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Colorado Rockies prospect rankings, midseason 2017: The raw and under the radar

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Midseason 2017 PuRPs list, 26-30

Now that we've taken a look at the honorable mention players who received votes but ultimately fell short of midseason 2017 edition of the Purple Row Prospects (PuRPs) list, it's time to examine the players that did make the cut. As a reminder, in this edition of the PuRPs poll, 40 ballots were cast, with 30 points granted for a first place vote, 29 for second, etc.

For each player on the PuRPs list, I'll include a link to individual stats (via Baseball-Reference), PuRPs voting stats, contract status (via Rockies Roster) a note on the 2017 season to date, and a scouting report from a national prospect writer. For what it's worth, I'll also include where I put each player on my personal ballot. All ages are as of the time the article was posted.

Remember that the statistics pages are not the end-all be-all when evaluating these players. Context is hugely important (such as the player's age relative to the league's average or the league average offensive numbers), as is the fact that injuries to prospects can affect both their tools and their stats. I'll make sure and make mention of instances where this is the case as we go on. And so we go ...

30. Tommy Doyle (128 points, 19 ballots) -- Preseason Ranking: NR — High Ballot 17, Mode Ballot 27

How did he enter the organization?

2017 Competitive Balance Round B, University of Virginia

Why did he make the PuRPs list?

Doyle’s status as Colorado’s second draft pick of 2017 was no doubt a heavy consideration since he doesn’t have much professional experience to this point. The 6’6” hurler, who signed for the 70th overall pick’s slot value of $837,300, spent his last college season as a reliever and appears to be staying that way in professional ball.

In his brief exposure to minor league baseball, the 21-year-old righty has only appeared in eight games as a professional for Rookie ball Grand Junction, all in relief. In those games he’s thrown 613 innings, allowing six runs (5 earned) on 15 hits while walking five and striking out five. In other words, it hasn’t been an auspicious debut for Mr. Doyle.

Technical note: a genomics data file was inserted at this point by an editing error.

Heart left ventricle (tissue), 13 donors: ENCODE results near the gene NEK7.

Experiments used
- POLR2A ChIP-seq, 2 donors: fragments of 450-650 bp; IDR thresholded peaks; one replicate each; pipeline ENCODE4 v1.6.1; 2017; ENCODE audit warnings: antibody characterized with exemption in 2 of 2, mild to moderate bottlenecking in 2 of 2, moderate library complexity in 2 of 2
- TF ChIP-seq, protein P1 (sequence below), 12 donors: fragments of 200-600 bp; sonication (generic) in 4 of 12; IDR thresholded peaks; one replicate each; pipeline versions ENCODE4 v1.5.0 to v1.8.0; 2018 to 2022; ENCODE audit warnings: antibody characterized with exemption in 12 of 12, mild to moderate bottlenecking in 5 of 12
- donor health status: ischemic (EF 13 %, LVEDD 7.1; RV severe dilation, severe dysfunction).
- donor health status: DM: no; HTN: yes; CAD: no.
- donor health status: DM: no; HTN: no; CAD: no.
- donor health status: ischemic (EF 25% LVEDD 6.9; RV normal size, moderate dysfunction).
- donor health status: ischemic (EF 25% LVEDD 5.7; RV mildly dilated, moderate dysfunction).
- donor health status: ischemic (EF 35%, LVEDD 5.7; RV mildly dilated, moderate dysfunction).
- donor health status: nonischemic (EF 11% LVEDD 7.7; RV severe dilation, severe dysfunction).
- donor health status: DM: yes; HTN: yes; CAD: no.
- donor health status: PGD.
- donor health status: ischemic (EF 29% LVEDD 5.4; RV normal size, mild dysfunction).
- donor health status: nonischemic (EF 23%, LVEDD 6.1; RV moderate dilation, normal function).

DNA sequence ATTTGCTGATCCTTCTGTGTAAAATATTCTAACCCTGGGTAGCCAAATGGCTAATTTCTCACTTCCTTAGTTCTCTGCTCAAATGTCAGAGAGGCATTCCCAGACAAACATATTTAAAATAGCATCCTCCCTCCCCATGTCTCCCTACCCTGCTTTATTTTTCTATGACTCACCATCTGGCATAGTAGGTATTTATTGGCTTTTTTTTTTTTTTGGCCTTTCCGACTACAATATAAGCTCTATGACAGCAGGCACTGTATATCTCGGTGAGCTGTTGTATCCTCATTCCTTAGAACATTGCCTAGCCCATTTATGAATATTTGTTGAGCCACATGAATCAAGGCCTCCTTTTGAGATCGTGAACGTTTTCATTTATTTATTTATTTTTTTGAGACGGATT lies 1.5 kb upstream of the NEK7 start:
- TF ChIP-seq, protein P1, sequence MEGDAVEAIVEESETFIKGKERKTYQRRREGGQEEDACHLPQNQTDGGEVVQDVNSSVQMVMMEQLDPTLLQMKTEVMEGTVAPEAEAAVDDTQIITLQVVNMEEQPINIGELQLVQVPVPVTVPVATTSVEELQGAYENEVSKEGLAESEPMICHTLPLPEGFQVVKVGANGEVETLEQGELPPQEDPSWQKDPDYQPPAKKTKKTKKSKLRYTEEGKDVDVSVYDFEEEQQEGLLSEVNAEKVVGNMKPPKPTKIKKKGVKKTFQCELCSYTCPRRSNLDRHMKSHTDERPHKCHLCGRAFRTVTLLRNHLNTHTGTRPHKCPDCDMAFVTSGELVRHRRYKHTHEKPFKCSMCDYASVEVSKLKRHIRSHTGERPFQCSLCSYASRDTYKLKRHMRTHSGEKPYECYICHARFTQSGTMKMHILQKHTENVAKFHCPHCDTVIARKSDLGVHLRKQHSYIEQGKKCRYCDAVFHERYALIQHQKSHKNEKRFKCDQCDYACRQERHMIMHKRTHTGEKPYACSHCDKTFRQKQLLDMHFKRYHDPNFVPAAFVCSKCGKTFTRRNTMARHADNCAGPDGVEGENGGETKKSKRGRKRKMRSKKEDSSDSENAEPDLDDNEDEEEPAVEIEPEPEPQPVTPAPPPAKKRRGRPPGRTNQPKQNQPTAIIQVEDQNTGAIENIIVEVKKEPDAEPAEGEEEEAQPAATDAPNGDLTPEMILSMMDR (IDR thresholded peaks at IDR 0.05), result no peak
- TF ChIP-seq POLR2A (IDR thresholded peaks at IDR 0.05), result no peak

What do the scouts say?

Doyle was deemed to be a bit of an overdraft by the Rockies at the 70th pick, as Baseball America ranked him 136th pre-draft and MLB.com had him 168th. Here’s Doyle’s scouting report from MLB.com:

Doyle has the chance to have an excellent power fastball-breaking ball combination, with decent arm action, a strong frame and a solid delivery. He's been clocked up to 97 mph at times this spring and can back it up with an 82-83 mph slider. He flips in a below-average curveball and might be better suited focusing on just the slider at the next level. He does have a changeup, but he doesn't throw it often and it's a below-average "show me" kind of pitch rather than a viable weapon.

Command has been an issue in the past, though his walk rate has improved this spring. He's not the type of college reliever who will run up Draft boards, but he's impressed enough in front of a lot of evaluators to be a solid Day 2 consideration.

The Rockies obviously saw more in Doyle’s arsenal than did the national scouts given their pick of him late on Day 1 of the draft. Here’s a taste of Doyle in action for UVA:

When's he going to get to the Rockies and how good will he be once he's there?

Doyle has the frame, power fastball with movement, and good enough secondary pitch to be an intimidating relief option for Colorado. The early exit polls haven’t been great with him, but I’m unwilling to let a small sample size undo the prospect capital gained by the stuff and draft spot.